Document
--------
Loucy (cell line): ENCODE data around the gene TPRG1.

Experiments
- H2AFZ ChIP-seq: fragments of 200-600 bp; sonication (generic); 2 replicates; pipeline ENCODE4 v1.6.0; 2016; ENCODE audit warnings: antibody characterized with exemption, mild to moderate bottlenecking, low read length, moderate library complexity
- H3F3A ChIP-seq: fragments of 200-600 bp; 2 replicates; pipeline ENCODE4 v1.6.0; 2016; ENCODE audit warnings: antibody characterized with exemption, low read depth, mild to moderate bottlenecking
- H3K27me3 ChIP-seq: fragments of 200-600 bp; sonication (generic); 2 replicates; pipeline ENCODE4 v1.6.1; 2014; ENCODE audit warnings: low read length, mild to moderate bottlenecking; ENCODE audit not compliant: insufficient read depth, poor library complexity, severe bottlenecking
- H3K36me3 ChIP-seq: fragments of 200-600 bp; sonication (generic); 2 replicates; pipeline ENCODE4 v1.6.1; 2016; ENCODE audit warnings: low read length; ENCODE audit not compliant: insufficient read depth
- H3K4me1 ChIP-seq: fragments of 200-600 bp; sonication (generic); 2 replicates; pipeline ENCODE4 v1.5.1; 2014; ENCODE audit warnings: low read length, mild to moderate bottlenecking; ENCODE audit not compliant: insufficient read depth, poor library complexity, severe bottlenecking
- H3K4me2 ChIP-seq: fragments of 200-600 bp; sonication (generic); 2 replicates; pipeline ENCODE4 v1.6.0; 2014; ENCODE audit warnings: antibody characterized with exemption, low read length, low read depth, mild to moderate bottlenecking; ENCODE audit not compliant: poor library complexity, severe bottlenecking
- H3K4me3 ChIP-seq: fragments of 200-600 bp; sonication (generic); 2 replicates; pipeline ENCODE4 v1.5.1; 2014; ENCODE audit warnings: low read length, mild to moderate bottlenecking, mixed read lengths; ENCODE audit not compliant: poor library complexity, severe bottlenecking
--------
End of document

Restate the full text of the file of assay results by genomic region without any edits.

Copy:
Loucy (cell line): ENCODE data around the gene TPRG1.

Experiments
- H2AFZ ChIP-seq: fragments of 200-600 bp; sonication (generic); 2 replicates; pipeline ENCODE4 v1.6.0; 2016; ENCODE audit warnings: antibody characterized with exemption, mild to moderate bottlenecking, low read length, moderate library complexity
- H3F3A ChIP-seq: fragments of 200-600 bp; 2 replicates; pipeline ENCODE4 v1.6.0; 2016; ENCODE audit warnings: antibody characterized with exemption, low read depth, mild to moderate bottlenecking
- H3K27me3 ChIP-seq: fragments of 200-600 bp; sonication (generic); 2 replicates; pipeline ENCODE4 v1.6.1; 2014; ENCODE audit warnings: low read length, mild to moderate bottlenecking; ENCODE audit not compliant: insufficient read depth, poor library complexity, severe bottlenecking
- H3K36me3 ChIP-seq: fragments of 200-600 bp; sonication (generic); 2 replicates; pipeline ENCODE4 v1.6.1; 2016; ENCODE audit warnings: low read length; ENCODE audit not compliant: insufficient read depth
- H3K4me1 ChIP-seq: fragments of 200-600 bp; sonication (generic); 2 replicates; pipeline ENCODE4 v1.5.1; 2014; ENCODE audit warnings: low read length, mild to moderate bottlenecking; ENCODE audit not compliant: insufficient read depth, poor library complexity, severe bottlenecking
- H3K4me2 ChIP-seq: fragments of 200-600 bp; sonication (generic); 2 replicates; pipeline ENCODE4 v1.6.0; 2014; ENCODE audit warnings: antibody characterized with exemption, low read length, low read depth, mild to moderate bottlenecking; ENCODE audit not compliant: poor library complexity, severe bottlenecking
- H3K4me3 ChIP-seq: fragments of 200-600 bp; sonication (generic); 2 replicates; pipeline ENCODE4 v1.5.1; 2014; ENCODE audit warnings: low read length, mild to moderate bottlenecking, mixed read lengths; ENCODE audit not compliant: poor library complexity, severe bottlenecking